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The Chainsmokers - Sick Boy Music Album Reviews

Trading away the dance-pop trifles of their hits for a faceless stylistic shuffle, the duo seems to be tiring of itself, too.
We’re going to be stuck with the Chainsmokers forever. Though the unctuous duo of Drew Taggart and Alex Pall are probably not destined for decades of unqualified success, their insipid spin on EDM’s big-money boom has become as much an eye-rollingly omnipresent part of our national fabric as “The Star-Spangled Banner.” Most living humans in the Western world have likely had the unfortunate sensation of having a Chainsmokers hit stuck in their head, as gross as gum on a hot bus seat; after all, their Coldplay collaboration, “Something Just Like This,” seems made only to ooze from department-store speakers for eternity. There’s even a goddamn feature-length film based on the M83-aping “Paris” in development. Like so many modern American atrocities, the Chainsmokers are just something we’re going to have to endure.



didi - Like Memory Foam Music Album Reviews

On their second record, the Columbus, Ohio quartet play away the pain.

There’s a fine line between growing weary of the world and giving up on it. The latter marks a political and emotional dead end, but the former can open the door to constructive thought. Growing tired of something grants space for dreaming up its replacement. In the ’90s, guitar bands like Dinosaur Jr. and Sonic Youth managed to funnel their weariness into restive stews of noise that approached political quandaries from an oblique angle. When Kim Gordon asked, on “Kool Thing,” “Are you gonna liberate us girls from male white corporate oppression?,” she already knew the reply. It’s the asking that counts, even if you’re already sick of the answer.

Following this sly template, the Columbus, Ohio band didi eschew the blunt force of punk, investing their political frustrations instead in the more subtle vessel of melody-rich noise pop. Their second album, Like Memory Foam, darts in and out of the personal and political. Breakup songs mingle with calls for the obliteration of the old guard, and didi treat both subjects with the same swirling mix of gravitas and irreverence. Interpersonal frustrations and political oppressions both cause suffering, after all; the body buckles in the same way no matter the source of the pain.

The band makes space for three vocalists, and the playful juxtaposition of their voices leavens the weighty subject matter. Kevin Bilapka-Arbelaez alternates between offhand clean singing and a corrosive yelp; Meg Zakany offers up a mean deadpan; Leslie Shimizu lets her vocals float airily above the rest of the mix. Their distinct personalities lend dimension to an otherwise familiar sound, and deflate the myth of rock band as delivery system for a bandleader’s interior monologue. The band’s strength lies in its internal variety, and the decentralized power structure of its arrangements.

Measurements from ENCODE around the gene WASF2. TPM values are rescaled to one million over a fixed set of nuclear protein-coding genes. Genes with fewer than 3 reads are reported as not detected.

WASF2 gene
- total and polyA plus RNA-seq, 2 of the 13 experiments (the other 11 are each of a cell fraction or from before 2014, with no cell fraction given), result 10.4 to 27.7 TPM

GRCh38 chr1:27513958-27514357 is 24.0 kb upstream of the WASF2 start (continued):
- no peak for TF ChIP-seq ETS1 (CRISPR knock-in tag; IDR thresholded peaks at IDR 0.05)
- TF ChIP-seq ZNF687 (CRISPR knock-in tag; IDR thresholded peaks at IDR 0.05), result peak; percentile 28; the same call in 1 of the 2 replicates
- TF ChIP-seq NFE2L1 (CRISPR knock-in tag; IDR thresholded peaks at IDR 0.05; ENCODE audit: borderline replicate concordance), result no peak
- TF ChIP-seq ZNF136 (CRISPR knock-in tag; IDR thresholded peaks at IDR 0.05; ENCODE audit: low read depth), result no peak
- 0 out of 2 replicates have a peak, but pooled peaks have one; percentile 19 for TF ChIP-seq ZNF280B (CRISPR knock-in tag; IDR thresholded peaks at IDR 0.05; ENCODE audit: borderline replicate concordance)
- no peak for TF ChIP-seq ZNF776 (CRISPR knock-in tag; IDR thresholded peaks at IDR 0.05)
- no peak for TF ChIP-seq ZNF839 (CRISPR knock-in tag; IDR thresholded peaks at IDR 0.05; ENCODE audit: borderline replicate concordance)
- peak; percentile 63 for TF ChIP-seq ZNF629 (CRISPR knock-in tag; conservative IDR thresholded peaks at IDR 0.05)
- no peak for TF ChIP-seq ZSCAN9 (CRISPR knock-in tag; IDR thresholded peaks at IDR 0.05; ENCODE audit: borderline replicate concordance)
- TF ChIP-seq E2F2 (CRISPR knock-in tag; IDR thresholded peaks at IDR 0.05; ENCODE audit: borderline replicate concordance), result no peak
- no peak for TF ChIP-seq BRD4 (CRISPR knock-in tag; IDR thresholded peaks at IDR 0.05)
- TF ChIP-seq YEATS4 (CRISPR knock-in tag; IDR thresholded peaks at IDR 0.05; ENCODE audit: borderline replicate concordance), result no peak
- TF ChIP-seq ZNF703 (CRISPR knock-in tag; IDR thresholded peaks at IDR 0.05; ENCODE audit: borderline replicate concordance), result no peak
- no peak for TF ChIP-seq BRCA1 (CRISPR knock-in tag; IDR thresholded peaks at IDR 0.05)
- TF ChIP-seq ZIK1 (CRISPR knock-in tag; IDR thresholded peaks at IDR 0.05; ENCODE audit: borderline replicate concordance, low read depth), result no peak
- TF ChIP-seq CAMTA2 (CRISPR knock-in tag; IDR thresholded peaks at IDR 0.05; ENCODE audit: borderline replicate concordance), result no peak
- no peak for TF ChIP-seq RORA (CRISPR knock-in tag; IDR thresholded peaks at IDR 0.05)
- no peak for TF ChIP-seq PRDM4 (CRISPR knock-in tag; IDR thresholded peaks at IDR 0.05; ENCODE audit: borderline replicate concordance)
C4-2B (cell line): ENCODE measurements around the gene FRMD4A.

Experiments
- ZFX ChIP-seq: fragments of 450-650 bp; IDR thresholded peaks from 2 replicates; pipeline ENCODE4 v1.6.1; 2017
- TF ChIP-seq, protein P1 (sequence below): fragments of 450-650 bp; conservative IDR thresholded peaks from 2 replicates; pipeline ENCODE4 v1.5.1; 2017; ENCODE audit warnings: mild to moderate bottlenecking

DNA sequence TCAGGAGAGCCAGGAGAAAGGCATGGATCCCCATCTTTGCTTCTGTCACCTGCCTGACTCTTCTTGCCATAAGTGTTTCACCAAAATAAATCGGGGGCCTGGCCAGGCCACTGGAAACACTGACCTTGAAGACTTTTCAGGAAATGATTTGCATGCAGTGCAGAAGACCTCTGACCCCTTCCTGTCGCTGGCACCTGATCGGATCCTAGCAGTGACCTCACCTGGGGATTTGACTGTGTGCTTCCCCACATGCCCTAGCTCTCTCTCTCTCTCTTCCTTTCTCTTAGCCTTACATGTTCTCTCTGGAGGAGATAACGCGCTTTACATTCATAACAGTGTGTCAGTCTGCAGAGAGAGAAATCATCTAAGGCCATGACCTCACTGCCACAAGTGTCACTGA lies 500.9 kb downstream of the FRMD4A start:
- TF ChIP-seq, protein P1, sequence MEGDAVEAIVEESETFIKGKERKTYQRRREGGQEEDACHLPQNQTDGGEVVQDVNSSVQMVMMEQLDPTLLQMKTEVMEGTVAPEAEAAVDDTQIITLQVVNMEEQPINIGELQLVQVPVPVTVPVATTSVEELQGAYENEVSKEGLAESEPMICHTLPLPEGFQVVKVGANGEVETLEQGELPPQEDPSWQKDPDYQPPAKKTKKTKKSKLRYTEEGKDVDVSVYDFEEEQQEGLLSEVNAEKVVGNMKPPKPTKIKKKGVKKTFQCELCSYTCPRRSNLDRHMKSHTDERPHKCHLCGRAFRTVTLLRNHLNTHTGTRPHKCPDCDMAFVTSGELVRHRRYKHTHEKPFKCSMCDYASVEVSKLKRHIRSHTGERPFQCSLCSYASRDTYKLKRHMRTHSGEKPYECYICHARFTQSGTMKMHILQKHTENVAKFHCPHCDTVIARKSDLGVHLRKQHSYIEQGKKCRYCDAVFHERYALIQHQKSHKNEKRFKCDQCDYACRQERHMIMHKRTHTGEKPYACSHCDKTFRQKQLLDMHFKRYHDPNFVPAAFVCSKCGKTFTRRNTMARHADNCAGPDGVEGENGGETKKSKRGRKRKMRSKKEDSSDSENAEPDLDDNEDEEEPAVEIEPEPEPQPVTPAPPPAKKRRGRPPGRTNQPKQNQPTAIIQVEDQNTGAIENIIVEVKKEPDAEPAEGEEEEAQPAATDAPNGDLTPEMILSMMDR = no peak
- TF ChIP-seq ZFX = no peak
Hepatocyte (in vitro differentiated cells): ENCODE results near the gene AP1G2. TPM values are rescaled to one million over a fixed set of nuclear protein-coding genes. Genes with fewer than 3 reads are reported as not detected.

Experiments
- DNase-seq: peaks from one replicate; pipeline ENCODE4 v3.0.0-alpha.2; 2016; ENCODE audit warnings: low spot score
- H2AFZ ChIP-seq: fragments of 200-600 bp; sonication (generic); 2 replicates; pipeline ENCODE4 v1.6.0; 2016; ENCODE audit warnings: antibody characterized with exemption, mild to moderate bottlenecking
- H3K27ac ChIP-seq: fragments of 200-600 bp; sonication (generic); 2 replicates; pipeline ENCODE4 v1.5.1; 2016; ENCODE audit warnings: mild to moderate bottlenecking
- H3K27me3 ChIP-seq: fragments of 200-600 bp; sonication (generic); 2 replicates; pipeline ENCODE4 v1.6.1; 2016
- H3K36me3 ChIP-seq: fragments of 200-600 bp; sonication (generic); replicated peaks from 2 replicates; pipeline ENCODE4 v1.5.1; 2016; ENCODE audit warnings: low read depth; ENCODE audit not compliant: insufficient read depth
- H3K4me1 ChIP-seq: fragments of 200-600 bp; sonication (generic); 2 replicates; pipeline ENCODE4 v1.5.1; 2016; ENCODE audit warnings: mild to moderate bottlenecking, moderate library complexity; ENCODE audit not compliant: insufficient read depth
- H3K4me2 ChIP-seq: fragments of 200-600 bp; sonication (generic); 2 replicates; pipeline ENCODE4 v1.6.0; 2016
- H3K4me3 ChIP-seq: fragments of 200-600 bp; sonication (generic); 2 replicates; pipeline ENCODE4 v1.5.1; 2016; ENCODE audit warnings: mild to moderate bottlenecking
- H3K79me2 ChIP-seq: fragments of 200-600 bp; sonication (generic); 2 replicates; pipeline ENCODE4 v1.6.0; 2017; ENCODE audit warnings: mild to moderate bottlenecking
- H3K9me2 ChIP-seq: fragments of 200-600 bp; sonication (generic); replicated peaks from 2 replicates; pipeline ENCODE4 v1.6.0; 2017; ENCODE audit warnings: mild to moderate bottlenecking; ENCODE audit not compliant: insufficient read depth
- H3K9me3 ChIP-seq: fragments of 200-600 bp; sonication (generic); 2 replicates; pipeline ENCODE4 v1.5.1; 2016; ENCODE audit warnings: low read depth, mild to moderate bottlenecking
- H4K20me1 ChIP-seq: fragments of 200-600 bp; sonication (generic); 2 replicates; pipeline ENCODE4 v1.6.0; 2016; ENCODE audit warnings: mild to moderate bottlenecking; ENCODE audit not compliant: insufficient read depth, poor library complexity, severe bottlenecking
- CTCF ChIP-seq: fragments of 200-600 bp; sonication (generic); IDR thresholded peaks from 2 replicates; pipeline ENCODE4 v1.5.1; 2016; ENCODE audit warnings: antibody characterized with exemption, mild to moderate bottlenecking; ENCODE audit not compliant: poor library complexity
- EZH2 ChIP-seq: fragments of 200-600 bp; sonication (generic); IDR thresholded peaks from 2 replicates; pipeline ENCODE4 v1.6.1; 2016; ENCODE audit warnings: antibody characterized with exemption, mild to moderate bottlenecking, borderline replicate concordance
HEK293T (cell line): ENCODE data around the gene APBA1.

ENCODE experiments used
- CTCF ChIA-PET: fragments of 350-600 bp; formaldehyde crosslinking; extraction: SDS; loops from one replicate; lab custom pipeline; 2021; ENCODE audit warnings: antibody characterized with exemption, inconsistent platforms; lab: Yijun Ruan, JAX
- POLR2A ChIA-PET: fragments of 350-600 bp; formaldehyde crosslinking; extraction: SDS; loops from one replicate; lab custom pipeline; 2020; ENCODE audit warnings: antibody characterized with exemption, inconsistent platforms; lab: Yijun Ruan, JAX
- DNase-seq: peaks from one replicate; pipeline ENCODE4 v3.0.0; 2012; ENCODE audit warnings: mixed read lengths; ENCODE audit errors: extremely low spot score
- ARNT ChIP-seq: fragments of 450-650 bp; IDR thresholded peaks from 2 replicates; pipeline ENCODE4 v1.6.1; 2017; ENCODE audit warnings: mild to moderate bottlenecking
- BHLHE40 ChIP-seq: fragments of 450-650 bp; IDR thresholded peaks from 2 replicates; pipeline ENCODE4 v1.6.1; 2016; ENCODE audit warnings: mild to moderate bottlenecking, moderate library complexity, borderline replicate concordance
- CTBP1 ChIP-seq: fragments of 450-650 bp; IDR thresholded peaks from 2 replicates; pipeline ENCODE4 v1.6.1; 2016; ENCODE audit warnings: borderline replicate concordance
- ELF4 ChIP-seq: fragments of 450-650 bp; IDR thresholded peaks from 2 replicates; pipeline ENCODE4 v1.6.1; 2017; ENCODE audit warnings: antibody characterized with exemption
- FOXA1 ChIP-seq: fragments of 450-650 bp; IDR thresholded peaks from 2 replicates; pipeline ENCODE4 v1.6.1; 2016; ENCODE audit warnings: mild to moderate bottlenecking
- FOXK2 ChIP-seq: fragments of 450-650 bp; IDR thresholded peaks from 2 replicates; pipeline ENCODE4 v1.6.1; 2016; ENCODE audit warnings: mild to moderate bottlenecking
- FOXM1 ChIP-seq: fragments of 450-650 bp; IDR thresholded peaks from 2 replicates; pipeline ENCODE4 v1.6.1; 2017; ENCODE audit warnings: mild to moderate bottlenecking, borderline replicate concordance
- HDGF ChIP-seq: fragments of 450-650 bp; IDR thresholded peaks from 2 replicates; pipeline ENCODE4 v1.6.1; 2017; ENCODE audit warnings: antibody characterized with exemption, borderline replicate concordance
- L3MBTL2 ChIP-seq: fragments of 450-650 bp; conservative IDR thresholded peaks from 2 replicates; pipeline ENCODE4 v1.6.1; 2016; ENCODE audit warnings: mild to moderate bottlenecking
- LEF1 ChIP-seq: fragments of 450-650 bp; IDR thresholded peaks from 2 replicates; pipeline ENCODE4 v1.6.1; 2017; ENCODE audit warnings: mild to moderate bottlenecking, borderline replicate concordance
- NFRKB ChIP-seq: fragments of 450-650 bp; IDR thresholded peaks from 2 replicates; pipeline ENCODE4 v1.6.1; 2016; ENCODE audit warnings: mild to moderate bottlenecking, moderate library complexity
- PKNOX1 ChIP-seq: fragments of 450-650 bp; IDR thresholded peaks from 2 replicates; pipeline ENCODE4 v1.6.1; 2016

On “Muerde,” Bilapka-Arbelaez sings in Spanish of a spider biting him during the night and flooding his dreams with poison, making use of the language's abundant internal rhymes. “Una araña en la sombra/Me araña el hombro mientras duermo,” he sings, playing on “araña’s” dual use as a verb (sting) and a noun (spider). At the chorus, against a bubbly staccato bassline, he switches to English to bemoan a communication breakdown: “All I ever want to hear/Is what you never want to say.” The clipped, brittle words contrast with the musicality of the Spanish; Spanish works better for singing about the slow death of a dream, while English is better suited to throwing up your hands in exasperation.

With multiple vocalists singing in multiple languages, Like Memory Foam resists boredom even in the songs about boredom, though the band finds its groove in the tracks barbed with rage. “Dead Tongues” threads together a slouchy three-chord guitar progression to rail against “corpses in suits with outdated ideas/who refuse to relinquish their powers.” Bilapka-Arbelaez sings the words so lightly that it’s easy to miss the frustration behind them, but an earworm often goes down more smoothly than a diatribe. Besides, a guitar song so buoyant it approaches surf rock is easier to hold and return to; in music, like in other media, comedic timing can help drive in a salient complaint about the state of the world. didi serve up their snarls with a grin, flipping off the status quo and running away laughing.

On “Haru,” didi trace a similar riff to Dinosaur Jr.’s “Feel the Pain,” chugging away on an insistent note. The duality that J Mascis probed on that song—“I feel the pain of everyone/Then I feel nothing”—resonates more than two decades later, where the most readily available emotional states seem to be deep, exhausting compassion for all the earth's suffering, or bitter, deadened irony. But unlike “Feel the Pain,” which contracts to a single note, the riff on “Haru” branches outward, as if the band were resisting the urge to fall into cynicism at the last minute, as if they had decided to keep feeling the pain. They know a third option lies beyond depression and numbness: laughter. On Like Memory Foam, they play away the pain, sitting in the middle of hell on earth without staying still long enough for it to sink into their bones.

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